If you read the first article in this series, then you already set up the example application you’ll need for this article. If you have not set up the population health management application, you should do that before continuing. In this article, we’ll run a few business processes through our event- and business-process-driven application to test it out.
Continue reading Running an event-driven health management business process through end user scenarios: Part 2
In the first article in this series, Designing an event-driven business process at scale: A health management example, Part 1, you found the business use case and data model for a concrete example from the health management industry. You then began implementing the example in jBPM (an open source business automation suite) by creating the Trigger process.
In the second article, you implemented the Task subprocess and, among other things, you also configured the call parameters for the Reminder and Escalation subprocesses within the Task subprocess. Now you will implement these subprocesses.
Continue reading “Designing an event-driven process at scale: Part 3”
In the first article in this series, Designing an event-driven business process at scale: A health management example, Part 1, we began by defining the business use case and data model for a concrete example from the health management industry. We then began implementing the example in jBPM (an open source business automation suite) by creating our trigger process.
Now, in the second article in this series, we will focus on creating the Task subprocess and its many components. In our case, these are:
- The Expired? gate
- The Suppressed? gate
- The human task
- The Reminder subprocess
- The “What type of close?” gate
- The Hard Close embedded subprocess
- The Escalation subprocess
Continue reading “Designing an event-driven process at scale: Part 2”
The concept of a business process (BP), or workflow (WF), and the discipline and practice of business process management (BPM) have been around since the early 90s. Since then, WF/BPM tools have evolved considerably. More recently, a convergence of different tools has taken place, adding decision management (DM) and case management (CM) to the mix. The ascendance of data science, machine learning, and artificial intelligence in the last few years has further complicated the picture. The mature field of BPM has been subsumed into the hyped pseudo-novelties of digital business automation, digital reinvention, digital everything, etc., with the addition of “low code” and robotic process automation (RPA).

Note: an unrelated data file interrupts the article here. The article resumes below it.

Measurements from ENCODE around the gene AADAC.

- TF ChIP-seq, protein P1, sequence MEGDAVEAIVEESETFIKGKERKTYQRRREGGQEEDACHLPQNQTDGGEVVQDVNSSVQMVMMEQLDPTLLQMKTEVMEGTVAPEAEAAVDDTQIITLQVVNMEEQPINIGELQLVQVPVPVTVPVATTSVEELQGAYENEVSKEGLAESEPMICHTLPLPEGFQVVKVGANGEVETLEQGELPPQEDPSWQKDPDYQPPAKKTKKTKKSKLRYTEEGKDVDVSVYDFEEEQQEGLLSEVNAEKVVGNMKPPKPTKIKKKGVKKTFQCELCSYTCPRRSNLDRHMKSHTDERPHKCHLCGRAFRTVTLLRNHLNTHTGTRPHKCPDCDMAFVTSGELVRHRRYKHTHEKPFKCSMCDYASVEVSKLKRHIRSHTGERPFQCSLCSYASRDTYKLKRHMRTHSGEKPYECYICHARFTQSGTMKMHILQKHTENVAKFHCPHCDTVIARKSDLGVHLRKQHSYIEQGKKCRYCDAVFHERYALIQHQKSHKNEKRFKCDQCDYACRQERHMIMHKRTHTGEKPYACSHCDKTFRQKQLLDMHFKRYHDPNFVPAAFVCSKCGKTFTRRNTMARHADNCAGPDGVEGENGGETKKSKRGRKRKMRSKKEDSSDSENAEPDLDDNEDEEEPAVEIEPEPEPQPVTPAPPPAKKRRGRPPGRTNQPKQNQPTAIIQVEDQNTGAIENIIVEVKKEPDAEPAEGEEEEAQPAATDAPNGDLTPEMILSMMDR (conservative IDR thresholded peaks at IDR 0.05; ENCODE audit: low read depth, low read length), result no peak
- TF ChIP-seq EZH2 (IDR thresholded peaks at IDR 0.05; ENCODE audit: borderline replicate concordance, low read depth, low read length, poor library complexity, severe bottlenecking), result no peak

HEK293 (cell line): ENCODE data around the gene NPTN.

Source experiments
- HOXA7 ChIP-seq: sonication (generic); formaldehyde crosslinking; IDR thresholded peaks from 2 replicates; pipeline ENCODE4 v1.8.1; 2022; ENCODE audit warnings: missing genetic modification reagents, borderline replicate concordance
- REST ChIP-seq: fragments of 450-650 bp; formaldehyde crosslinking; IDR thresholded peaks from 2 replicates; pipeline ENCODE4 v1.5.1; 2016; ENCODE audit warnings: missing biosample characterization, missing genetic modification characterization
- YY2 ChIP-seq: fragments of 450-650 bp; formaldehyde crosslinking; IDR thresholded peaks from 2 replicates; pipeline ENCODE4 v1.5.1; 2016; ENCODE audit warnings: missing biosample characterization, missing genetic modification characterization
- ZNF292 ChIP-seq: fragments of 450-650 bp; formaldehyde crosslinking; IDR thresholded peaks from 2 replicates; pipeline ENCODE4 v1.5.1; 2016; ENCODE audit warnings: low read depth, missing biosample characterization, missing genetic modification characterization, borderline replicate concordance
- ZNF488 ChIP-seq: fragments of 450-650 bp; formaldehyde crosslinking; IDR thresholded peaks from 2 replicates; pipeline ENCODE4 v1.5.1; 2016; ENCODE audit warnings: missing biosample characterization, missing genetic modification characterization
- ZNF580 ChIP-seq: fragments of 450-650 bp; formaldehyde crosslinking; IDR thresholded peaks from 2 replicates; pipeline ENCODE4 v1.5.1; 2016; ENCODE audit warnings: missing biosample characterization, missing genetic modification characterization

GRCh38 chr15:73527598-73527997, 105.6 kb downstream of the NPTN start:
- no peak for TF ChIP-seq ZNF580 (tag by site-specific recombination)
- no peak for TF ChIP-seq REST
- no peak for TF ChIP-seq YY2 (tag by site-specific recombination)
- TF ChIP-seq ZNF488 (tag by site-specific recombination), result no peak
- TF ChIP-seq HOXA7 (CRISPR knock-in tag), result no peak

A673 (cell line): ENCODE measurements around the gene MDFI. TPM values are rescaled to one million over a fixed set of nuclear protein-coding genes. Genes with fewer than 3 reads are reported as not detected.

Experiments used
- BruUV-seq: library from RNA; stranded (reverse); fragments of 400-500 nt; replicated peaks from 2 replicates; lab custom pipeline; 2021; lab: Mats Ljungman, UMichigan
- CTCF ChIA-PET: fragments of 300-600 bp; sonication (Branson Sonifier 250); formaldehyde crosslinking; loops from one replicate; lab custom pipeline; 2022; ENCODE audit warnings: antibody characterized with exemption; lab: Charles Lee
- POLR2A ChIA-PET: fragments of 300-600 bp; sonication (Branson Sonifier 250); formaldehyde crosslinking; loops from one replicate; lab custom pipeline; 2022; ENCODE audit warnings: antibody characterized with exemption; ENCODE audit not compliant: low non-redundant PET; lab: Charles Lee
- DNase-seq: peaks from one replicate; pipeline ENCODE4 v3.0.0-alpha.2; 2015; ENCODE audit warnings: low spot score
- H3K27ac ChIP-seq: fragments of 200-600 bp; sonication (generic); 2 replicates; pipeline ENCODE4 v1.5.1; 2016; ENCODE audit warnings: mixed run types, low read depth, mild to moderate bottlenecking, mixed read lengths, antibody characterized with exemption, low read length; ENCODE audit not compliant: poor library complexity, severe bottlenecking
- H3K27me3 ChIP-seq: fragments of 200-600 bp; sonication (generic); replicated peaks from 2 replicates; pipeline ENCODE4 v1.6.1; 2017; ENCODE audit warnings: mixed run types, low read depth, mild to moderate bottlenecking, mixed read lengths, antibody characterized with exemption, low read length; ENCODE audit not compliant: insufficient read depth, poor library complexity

A common requirement of business applications today is to be event-driven; that is, specific events should trigger a workflow or decision in real-time. This requirement leads to a fundamental problem. In realistic situations, there are many different types of events, each one requiring specific handling. An event-driven business application may have hundreds of qualitatively different workflows or processes. As new types of events arise in today’s ever-changing business conditions, new processes have to be designed and deployed as quickly as possible.
Continue reading “Designing an event-driven business process at scale: A health management example, Part 1”
This article series shows how to get started using modern business logic tooling. These updates start with moving from JBoss BPM to Red Hat Decision Manager and from JBoss BPM Suite to Red Hat Process Automation Manager.
The first lab update showed how to install Red Hat Decision Manager on your laptop. This article highlights the second lab update for Red Hat Process Automation Manager, which shows how to create a new project.
Let’s take a look at the lab, shall we?
Continue reading “Modern business logic tooling workshop, lab 2: Create a new project”
This is not an article about service-oriented architecture (SOA); neither is it a business process management (BPM) article. This article is about how business automation can change the way you create software.
At a first, developers and architects tend to associate the use of BPM suites (or business-oriented architecture) with SOA. This behavior immediately leads to an incorrect bias about the subject.
C-suite executives understand: Transform—or be suppressed by new, disruptive, technology-driven startups. In 2019, business automation is a key transformation that executives will seek in order to improve business performance and lower costs. However, some technology teams are not very open to it. Why?
In the past, BPM suites have been used as big centralized orchestrators for services, external systems, and human tasks. JBoss SOA Platform, released in 2008, is an example of such an integration platform. Unfortunately, this kind of application does not fit new cloud- and microservices-oriented architectures. The good news is that business automation evolved and can help teams to reach the next step in DevOps: BizDevOps.
Continue reading “Good news: Business automation is not about SOA”